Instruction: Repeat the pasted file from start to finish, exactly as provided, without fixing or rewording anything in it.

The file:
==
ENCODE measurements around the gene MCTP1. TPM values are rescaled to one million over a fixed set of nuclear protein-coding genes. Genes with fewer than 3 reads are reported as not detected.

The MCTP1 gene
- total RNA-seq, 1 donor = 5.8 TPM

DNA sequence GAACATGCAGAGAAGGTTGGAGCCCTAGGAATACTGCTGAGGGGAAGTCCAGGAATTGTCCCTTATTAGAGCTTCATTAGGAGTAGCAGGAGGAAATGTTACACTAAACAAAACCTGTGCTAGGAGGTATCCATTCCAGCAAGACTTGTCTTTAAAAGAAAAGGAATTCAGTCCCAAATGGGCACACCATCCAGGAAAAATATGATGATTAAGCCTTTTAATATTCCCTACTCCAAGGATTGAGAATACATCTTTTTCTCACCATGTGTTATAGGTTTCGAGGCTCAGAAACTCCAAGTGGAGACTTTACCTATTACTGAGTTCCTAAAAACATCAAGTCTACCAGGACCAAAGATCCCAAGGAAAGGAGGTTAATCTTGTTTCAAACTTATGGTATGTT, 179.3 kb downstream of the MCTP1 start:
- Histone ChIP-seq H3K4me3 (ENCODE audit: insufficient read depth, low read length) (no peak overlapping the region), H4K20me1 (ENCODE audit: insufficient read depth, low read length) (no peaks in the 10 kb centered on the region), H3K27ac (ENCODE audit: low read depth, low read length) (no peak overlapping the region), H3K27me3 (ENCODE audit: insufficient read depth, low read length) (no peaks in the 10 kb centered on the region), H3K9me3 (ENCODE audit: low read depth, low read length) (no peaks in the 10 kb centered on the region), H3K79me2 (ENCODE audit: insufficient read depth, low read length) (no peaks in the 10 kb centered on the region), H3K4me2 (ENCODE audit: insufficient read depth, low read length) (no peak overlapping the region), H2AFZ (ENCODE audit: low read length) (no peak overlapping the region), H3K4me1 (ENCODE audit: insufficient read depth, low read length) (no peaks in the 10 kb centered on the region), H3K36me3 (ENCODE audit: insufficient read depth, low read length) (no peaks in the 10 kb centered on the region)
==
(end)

ENCODE measurements around the gene MCTP1. TPM values are rescaled to one million over a fixed set of nuclear protein-coding genes. Genes with fewer than 3 reads are reported as not detected.

The MCTP1 gene
- total RNA-seq, 1 donor = 5.8 TPM

DNA sequence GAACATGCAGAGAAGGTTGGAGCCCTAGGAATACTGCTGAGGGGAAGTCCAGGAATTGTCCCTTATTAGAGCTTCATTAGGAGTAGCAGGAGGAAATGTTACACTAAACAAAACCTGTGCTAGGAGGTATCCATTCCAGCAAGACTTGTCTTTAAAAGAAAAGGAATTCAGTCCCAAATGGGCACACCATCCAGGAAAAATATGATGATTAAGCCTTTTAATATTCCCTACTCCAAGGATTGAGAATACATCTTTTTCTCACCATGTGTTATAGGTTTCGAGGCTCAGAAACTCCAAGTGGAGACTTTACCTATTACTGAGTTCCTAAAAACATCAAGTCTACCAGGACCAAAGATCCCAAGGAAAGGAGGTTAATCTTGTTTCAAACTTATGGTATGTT, 179.3 kb downstream of the MCTP1 start:
- Histone ChIP-seq H3K4me3 (ENCODE audit: insufficient read depth, low read length) (no peak overlapping the region), H4K20me1 (ENCODE audit: insufficient read depth, low read length) (no peaks in the 10 kb centered on the region), H3K27ac (ENCODE audit: low read depth, low read length) (no peak overlapping the region), H3K27me3 (ENCODE audit: insufficient read depth, low read length) (no peaks in the 10 kb centered on the region), H3K9me3 (ENCODE audit: low read depth, low read length) (no peaks in the 10 kb centered on the region), H3K79me2 (ENCODE audit: insufficient read depth, low read length) (no peaks in the 10 kb centered on the region), H3K4me2 (ENCODE audit: insufficient read depth, low read length) (no peak overlapping the region), H2AFZ (ENCODE audit: low read length) (no peak overlapping the region), H3K4me1 (ENCODE audit: insufficient read depth, low read length) (no peaks in the 10 kb centered on the region), H3K36me3 (ENCODE audit: insufficient read depth, low read length) (no peaks in the 10 kb centered on the region)